Monday, December 26

Pandan sighting!

Frangelico and I were at the Singapore Botanic Gardens this afternoon. Walking around the Orchid Garden, I said to him that I could suddenly smell pandan in the air. That reminded me that I'd tried to describe the fragrance of pandan to you guys by saying that it's what a South East Asian rainforest smells like after the rain. (Part of the grounds of the Botanic Gardens, incidentally, consists of 6 hectares of rainforest. Singapore is home to one of only two urban, city centre rainforests in the world. The other one's in Brazil.) Just as I'd made the pandan remark, I spotted this!

So now I finally know what pandan leaves look like as they're emerging from the ground. I was seriously excited by the find and wanted to share it with you guys. (Yes, I'm a geek. If you've been reading this blog for a while, you'd already know that.)

This makes me think that a South East Asian rainforest probably smells of pandan after the rain, because there is a lot of fragrant pandan growing in it... Caught in a circularity trap, I am.

Anyway, here are pictures of some of the stunning rare cultivars in the Orchid Garden. Don't say we only ever talk to y'all about food. :)



Monday, December 5

Brilliant Savarin

I just had to emerge from my silence and share this with everyone. I've been reading a food writing classic, 'The Pleasures of the Table' by Jean Anthelme Brillat-Savarin. First published in 1825, it's a collection of writings on all things foodie, and it reads like a series of lectures that a visiting French philosopher might have delivered in Exam Schools in the 19th century. One can only dream...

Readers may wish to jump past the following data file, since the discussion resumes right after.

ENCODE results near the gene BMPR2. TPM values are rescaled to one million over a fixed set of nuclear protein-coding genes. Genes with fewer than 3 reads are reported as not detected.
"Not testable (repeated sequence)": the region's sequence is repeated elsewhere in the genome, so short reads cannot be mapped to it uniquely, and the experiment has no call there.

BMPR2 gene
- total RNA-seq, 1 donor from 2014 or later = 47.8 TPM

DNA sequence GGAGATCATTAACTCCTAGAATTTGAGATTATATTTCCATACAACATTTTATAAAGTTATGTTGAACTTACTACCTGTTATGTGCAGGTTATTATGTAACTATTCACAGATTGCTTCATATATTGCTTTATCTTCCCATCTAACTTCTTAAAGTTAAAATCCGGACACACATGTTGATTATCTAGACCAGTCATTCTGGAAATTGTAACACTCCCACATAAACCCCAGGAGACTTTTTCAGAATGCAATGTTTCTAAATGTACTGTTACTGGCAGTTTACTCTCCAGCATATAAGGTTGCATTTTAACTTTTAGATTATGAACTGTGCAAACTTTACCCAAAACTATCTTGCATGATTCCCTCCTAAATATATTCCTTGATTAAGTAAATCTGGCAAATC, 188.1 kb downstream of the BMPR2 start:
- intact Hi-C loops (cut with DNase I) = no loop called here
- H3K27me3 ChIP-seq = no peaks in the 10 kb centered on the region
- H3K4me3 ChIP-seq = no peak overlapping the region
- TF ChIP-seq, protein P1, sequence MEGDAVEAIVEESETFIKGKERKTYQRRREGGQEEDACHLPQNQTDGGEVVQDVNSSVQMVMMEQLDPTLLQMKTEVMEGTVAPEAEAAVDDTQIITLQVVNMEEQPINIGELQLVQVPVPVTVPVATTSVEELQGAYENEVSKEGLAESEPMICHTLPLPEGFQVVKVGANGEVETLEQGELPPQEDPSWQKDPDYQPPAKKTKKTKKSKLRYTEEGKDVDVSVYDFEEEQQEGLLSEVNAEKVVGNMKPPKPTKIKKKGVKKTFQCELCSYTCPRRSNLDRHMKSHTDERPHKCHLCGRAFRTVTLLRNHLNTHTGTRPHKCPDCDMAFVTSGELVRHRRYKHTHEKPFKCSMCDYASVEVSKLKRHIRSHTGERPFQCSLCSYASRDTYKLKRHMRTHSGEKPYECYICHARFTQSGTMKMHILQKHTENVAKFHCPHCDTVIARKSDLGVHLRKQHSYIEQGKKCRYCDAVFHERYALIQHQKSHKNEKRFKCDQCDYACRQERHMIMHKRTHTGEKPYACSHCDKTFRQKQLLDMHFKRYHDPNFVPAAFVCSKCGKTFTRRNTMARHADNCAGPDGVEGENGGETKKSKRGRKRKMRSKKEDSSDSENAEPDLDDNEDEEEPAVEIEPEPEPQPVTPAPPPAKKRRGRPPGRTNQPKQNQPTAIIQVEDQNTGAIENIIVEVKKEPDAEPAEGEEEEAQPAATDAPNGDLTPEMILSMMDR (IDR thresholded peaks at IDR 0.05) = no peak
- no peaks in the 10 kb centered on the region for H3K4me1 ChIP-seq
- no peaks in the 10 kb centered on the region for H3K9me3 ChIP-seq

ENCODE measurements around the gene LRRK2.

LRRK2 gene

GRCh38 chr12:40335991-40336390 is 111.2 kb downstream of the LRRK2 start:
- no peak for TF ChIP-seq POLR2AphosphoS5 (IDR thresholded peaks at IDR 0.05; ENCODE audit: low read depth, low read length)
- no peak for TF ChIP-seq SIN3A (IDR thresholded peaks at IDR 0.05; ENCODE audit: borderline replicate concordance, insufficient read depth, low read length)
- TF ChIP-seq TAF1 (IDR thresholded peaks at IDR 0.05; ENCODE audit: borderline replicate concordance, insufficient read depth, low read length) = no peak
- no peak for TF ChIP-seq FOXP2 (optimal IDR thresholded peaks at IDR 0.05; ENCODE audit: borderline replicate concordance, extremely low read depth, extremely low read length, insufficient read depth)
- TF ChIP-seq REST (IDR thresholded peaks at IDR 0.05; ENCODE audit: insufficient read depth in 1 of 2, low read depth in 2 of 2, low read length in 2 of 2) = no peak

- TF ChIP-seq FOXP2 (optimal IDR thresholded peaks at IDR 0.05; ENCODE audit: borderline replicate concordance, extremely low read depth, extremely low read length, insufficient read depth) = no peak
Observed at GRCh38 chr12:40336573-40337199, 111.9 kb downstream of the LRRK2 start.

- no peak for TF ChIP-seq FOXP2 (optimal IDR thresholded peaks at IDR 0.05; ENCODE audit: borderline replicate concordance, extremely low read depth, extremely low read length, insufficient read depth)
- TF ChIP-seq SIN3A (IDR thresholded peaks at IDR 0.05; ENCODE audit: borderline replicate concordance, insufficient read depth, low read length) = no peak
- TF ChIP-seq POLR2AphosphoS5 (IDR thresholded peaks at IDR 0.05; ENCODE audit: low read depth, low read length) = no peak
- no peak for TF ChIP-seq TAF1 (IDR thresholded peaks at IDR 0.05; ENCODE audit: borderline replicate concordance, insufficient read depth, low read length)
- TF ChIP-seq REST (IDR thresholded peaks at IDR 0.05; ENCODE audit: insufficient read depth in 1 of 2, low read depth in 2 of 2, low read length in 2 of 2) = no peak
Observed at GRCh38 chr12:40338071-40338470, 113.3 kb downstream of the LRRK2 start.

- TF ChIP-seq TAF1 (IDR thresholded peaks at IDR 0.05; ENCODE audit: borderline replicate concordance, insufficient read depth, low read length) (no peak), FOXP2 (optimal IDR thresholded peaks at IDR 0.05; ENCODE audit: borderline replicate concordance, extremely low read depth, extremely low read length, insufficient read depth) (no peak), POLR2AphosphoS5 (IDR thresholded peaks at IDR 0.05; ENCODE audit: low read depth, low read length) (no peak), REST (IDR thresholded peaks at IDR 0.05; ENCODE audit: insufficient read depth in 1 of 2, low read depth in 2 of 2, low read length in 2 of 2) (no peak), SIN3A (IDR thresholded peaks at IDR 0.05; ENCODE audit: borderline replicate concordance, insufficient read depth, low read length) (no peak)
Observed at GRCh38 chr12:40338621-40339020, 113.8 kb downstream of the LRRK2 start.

Anyway, there is much in this book that's humorous and has literally made me laugh out loud (cf. the account given by a lady who is left alone with her husband's friend, one night after everyone had feasted on truffles at dinner). The part I wanted to share, though, is this.

"Are Truffles Indigestible?

It only remains for us to discover whether the truffle is indigestible. 

Our answer will be in the negative. 

This official and final decision is founded:

1. On the nature of the actual subject of our inquiry (the truffle is easy to masticate, weighs very little, and is neither hard nor tough);

2. On our own observations, conducted over more than fifty years, in the course of which we have never seen a single truffle-eater suffering from indigestion;

3. On the evidence of the most famous practitioners in Paris, which is a city of gourmands, and eminently trufflivorous;

4. And lastly, on the daily conduct of the legal fraternity, who, all things being equal, consume more truffles than any other class of citizens; witness, among others, Doctor Malouet, who used to eat enough of them to give an elephant indigestion, but who nevertheless lived to the age of eighty-six."


Sadly, Brillat-Savarin wasn't able to make his inquiry really thorough, by asking the question: does the daily conduct of the legal fraternity give Truffle indigestion? Responses on a postcard. (No prizes for the correct answer.)

If you fancy reading about Madame Name Unknown and Monsieur Verseuil, have a look at page 38 of the book.




Related Posts Plugin for WordPress, Blogger...